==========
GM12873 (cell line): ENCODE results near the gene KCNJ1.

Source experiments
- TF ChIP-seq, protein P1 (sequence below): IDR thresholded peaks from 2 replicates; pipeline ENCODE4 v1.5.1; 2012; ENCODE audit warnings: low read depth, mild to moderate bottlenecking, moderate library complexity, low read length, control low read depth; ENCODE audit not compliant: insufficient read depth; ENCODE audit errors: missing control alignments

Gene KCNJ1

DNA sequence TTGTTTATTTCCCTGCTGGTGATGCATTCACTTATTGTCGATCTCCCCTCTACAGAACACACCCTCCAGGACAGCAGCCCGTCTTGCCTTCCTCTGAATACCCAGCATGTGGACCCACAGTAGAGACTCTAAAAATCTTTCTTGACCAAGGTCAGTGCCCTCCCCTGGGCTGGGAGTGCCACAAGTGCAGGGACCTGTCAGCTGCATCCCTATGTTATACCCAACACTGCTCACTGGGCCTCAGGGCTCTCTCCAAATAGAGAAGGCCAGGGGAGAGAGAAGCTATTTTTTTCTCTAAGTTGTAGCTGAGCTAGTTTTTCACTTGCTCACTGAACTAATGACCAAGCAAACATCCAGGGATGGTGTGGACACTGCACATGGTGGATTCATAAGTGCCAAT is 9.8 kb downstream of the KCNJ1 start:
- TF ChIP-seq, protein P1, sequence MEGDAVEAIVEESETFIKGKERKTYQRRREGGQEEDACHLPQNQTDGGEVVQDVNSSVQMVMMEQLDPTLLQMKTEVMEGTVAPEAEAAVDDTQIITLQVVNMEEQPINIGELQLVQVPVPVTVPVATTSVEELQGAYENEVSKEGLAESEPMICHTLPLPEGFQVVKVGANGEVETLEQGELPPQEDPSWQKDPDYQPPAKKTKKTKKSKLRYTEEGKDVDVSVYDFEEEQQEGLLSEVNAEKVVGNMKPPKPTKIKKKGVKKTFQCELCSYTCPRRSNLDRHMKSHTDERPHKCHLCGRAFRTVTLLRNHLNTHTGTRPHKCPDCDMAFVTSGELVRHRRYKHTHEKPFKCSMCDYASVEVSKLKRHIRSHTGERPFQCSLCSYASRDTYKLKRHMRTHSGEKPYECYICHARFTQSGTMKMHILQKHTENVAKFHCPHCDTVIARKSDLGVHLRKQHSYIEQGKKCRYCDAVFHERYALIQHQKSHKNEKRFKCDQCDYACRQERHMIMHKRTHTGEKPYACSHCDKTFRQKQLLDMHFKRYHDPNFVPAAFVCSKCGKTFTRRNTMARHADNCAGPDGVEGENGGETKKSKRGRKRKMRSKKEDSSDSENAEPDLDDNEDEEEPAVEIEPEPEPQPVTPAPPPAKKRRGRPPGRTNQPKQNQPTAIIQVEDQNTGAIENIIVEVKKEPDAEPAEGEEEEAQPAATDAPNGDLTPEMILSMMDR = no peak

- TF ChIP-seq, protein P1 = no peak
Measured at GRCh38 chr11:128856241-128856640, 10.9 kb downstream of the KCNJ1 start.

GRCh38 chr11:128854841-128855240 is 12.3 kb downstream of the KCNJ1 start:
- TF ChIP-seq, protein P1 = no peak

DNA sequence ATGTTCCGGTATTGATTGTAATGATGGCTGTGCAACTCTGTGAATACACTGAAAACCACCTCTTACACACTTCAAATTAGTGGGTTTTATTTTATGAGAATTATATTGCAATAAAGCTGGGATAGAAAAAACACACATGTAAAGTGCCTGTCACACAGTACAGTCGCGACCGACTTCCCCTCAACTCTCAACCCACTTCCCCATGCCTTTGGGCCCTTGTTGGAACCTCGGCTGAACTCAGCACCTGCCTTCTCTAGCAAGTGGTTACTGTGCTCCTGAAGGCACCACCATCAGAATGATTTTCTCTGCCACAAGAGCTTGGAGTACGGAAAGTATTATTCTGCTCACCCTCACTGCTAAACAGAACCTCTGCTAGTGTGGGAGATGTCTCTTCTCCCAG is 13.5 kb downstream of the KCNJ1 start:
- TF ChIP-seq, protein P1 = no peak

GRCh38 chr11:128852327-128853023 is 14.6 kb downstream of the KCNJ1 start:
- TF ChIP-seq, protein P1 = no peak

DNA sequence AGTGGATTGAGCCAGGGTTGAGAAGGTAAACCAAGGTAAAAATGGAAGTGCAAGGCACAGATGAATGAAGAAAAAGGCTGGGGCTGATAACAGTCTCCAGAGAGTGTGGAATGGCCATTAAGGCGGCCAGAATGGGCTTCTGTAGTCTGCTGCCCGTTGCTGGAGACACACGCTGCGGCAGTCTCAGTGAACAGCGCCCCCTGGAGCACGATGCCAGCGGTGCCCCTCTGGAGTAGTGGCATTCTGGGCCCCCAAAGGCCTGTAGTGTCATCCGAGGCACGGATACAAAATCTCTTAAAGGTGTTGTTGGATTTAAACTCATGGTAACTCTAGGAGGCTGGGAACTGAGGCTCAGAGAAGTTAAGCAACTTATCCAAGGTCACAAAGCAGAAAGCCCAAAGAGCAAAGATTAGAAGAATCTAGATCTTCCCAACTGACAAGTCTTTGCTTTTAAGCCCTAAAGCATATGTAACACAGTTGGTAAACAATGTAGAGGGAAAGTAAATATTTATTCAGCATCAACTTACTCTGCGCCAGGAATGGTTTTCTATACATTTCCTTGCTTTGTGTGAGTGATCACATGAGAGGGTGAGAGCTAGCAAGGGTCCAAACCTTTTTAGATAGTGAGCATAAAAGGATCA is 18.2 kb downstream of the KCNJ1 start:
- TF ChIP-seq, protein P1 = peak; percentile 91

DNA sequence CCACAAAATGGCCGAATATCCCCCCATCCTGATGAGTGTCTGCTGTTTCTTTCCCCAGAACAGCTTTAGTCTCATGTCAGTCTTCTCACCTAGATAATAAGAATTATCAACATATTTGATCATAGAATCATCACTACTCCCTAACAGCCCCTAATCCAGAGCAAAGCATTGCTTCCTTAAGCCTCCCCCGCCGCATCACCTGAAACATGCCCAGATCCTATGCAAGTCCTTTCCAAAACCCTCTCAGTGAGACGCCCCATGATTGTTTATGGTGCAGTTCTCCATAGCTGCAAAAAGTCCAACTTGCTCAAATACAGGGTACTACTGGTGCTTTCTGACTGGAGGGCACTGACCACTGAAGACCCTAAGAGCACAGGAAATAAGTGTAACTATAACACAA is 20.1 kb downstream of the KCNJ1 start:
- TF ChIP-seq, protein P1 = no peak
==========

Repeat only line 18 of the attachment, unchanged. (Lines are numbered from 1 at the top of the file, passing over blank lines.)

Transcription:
- TF ChIP-seq, protein P1 = no peak